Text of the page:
and doing the very best you can, happiness will find you.
I've learned that whenever I decide something with an open heart, I usually make the right decision.
I've learned that even when I have pains, I don't have to be one.
I've learned that every day, you should reach out and touch someone.
People love that human touch, holding hands, a warm hug, or just a friendly pat on the back.
I've learned that I still have a lot to learn.
I've learned that you should pass this on to everyone you care about. I just did.
293W-The Thousand Marbles
This is cool....."3900 Saturdays"
The older I get, the more I enjoy Saturday mornings. Perhaps it's the
quiet solitude that comes with being the first to rise, or maybe it's
the unbounded joy of not having to be at work. Either way, the first
few hours of a Saturday morning are most enjoyable.
A few weeks ago, I was shuffling toward the garage with a steaming cup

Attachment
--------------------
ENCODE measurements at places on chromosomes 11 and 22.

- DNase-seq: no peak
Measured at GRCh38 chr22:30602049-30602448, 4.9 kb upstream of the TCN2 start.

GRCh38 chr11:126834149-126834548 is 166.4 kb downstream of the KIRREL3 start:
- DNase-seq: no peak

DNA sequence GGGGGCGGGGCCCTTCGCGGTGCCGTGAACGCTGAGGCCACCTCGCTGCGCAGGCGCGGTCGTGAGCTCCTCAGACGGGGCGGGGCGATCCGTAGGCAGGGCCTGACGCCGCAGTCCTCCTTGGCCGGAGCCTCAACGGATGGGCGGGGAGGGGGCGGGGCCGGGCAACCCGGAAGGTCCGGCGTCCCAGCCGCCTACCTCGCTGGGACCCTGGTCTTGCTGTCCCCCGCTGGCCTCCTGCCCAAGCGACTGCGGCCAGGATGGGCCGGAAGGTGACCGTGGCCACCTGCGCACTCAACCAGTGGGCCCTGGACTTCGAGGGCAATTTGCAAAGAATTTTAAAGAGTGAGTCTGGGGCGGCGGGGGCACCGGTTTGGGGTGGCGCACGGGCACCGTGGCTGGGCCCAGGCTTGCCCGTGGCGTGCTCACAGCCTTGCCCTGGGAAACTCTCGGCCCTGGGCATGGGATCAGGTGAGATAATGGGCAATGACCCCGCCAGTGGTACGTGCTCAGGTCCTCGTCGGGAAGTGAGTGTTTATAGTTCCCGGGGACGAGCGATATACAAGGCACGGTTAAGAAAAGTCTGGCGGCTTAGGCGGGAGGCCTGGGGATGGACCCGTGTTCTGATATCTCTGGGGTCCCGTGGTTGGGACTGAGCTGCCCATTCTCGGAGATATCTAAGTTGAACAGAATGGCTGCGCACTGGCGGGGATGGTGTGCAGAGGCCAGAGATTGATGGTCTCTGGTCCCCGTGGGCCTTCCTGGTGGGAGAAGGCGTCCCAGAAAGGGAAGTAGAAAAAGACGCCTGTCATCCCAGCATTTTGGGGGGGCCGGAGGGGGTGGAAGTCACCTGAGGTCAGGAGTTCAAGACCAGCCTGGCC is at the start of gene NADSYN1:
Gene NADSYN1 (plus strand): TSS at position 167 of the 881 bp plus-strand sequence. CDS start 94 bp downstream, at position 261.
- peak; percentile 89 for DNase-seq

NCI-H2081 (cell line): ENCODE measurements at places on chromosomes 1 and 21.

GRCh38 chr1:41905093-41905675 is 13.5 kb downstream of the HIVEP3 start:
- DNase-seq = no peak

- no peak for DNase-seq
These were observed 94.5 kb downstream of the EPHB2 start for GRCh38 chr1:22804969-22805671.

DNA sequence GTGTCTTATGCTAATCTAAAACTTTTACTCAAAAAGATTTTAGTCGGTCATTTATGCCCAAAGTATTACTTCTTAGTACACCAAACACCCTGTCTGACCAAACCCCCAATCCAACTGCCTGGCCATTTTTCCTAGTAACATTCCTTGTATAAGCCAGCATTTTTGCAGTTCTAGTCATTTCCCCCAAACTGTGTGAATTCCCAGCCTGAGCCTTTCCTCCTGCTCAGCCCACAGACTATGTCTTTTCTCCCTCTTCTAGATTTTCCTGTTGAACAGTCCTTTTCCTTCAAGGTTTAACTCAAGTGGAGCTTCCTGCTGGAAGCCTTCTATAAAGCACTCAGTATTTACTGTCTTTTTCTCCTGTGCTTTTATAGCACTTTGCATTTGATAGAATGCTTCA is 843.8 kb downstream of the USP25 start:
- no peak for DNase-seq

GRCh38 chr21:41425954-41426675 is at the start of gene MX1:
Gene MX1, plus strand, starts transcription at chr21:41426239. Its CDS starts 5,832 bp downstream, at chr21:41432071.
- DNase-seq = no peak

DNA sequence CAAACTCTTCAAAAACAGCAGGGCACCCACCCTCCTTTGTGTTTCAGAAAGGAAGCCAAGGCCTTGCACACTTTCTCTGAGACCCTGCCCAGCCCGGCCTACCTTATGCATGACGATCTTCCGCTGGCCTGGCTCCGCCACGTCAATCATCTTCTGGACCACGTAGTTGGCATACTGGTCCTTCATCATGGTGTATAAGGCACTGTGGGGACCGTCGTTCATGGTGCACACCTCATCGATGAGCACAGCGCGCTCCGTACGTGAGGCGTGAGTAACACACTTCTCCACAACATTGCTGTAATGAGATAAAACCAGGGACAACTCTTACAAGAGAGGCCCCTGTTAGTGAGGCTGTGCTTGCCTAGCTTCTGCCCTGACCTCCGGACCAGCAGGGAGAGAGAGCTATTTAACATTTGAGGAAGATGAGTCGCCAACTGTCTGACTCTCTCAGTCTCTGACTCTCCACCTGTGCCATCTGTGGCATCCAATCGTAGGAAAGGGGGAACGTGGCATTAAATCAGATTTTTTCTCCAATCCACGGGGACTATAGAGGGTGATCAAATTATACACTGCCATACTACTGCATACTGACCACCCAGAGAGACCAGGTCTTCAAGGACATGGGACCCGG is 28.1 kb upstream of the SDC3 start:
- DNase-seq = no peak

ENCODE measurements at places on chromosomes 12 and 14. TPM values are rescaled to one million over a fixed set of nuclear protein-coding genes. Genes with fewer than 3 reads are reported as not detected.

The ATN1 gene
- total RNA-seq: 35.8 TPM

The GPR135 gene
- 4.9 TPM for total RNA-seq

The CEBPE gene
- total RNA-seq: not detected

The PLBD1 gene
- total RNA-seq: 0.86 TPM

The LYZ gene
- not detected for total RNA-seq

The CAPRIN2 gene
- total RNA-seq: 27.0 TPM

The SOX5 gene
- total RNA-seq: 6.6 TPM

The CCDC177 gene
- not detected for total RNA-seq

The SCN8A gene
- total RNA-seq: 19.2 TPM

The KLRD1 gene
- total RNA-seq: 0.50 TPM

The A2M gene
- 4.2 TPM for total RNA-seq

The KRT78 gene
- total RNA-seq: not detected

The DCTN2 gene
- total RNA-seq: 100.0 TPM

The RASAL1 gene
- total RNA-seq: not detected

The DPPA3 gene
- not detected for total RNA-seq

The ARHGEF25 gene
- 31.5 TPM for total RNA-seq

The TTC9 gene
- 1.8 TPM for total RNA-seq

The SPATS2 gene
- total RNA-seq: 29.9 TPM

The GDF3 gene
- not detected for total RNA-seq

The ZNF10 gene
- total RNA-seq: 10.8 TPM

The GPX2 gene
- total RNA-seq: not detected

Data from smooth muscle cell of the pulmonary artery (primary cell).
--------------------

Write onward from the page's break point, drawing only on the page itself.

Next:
of coffee in one hand and the morning paper in the other. What began as
a typical Saturday morning turned into one of those lessons that life
seems to hand you from time to time.
Let me tell you about it:
I turned the dial up into the phone portion of the band on my ham radio
in order to listen to a Saturday morning swap net. Along the way, I
came across an older sounding chap, with a tremendous signal and a
golden voice. You know the kind; he sounded like he should be in the
broadcasting business. He was telling whom-ever he was talking with
something about "a thousand marbles." I was intrigued and stopped to
listen to what he had to say.
"Well, Tom, it sure sounds like you're busy with your job. I'm sure